I look forward to seeing everyone in San Antonio in September.
I’m very pleased to report much progress has been made getting a high quality speaker program in place for our upcoming AFLA conference in San Antonio, Texas, Monday-Wednesday, September 10-12.
We have identified and are currently finalizing contracts with seven of eight speakers allotted for the conference and I will be sharing more with you on this in upcoming issues of Spec Sheet. It’s shaping up to be a most informative, timely and provocative agenda!
One speaker I can highlight is best-selling author and entrepreneur Josh Linkner, who will be speaking Wednesday morning, September 12.
A brief snapshot of Josh’s background and accomplishments:
Josh Linkner is The New York Times bestselling author of Disciplined Dreaming: A Proven System to Drive Breakthrough Creativity, named one of the top 10 business books of 2011. Josh is the CEO and Managing Partner of Detroit Venture Partners. Together with business partners Earvin “Magic” Johnson and NBA team owner Dan Gilbert, Josh is actively rebuilding urban areas through technology and entrepreneurship. Josh is also Adjunct Professor of Applied Creativity at the University of Michigan.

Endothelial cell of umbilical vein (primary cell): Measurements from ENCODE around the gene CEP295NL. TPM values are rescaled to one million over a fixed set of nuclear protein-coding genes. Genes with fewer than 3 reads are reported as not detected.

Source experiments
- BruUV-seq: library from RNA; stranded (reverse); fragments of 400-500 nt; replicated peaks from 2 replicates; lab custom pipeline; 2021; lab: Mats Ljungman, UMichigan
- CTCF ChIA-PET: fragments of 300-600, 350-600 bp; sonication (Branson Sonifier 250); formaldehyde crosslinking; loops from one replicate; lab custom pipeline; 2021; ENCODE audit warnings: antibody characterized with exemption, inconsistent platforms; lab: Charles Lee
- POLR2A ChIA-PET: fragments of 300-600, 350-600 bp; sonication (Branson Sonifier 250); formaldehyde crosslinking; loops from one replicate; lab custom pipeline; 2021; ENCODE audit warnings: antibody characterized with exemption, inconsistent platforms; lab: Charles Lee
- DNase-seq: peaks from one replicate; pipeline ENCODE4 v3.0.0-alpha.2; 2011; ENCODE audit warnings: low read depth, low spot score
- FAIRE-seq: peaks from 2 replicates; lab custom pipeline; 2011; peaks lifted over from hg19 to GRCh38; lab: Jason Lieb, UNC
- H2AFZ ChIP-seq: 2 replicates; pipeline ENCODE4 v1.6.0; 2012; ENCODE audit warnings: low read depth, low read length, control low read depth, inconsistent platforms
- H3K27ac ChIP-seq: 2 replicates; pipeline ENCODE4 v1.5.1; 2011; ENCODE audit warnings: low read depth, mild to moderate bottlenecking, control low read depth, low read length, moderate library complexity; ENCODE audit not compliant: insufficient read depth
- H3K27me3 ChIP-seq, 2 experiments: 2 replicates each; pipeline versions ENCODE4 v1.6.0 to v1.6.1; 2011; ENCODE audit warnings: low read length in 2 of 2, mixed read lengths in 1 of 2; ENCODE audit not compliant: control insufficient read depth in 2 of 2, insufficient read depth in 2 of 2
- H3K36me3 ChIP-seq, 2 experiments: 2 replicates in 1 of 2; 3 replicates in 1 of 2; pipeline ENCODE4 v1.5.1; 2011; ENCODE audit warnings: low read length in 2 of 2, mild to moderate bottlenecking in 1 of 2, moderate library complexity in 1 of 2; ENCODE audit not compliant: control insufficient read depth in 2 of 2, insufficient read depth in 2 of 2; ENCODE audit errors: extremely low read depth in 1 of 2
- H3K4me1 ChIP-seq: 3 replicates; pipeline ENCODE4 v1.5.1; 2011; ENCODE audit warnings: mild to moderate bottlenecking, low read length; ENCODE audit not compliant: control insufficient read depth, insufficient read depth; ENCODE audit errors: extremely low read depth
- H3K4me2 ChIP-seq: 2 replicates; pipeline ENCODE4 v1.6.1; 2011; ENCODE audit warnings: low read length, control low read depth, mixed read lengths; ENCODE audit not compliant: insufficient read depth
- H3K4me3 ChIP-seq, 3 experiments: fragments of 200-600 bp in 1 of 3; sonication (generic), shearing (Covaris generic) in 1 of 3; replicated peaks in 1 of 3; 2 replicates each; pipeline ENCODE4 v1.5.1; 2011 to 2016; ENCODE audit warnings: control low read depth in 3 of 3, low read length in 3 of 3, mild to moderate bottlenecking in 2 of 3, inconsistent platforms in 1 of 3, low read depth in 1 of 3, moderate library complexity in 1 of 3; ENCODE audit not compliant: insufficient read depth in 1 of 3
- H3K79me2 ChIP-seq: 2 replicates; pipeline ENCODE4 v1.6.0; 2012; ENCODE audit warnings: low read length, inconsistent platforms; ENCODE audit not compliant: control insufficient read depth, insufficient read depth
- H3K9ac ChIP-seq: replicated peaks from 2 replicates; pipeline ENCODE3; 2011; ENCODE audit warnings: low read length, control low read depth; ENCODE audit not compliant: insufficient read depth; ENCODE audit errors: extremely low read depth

Josh is the Founder, Chairman and former CEO of ePrize, the largest interactive promotion agency in the world providing digital marketing services for 74 of the top 100 brands.
Prior to ePrize, Josh was the founder and CEO of three other successful technology companies. He has been honored as the Ernst & Young Entrepreneur of the Year and is a President Barack Obama Champion of Change award recipient. Josh is a regular columnist for Fast Company and Inc. Magazine, and his work has been featured in The Wall Street Journal, Forbes, USA Today, and The New York Times. Josh is also a Berklee-trained professional jazz guitarist performing regularly in jazz clubs throughout the United States.
We’re very proud to have Josh speak at our conference – he has proven relevance to this year’s theme: Innovation – Shaping Our Future for Growth.
Be sure and join us for Josh’s presentation and to connect with your AFLA colleagues in San Antonio!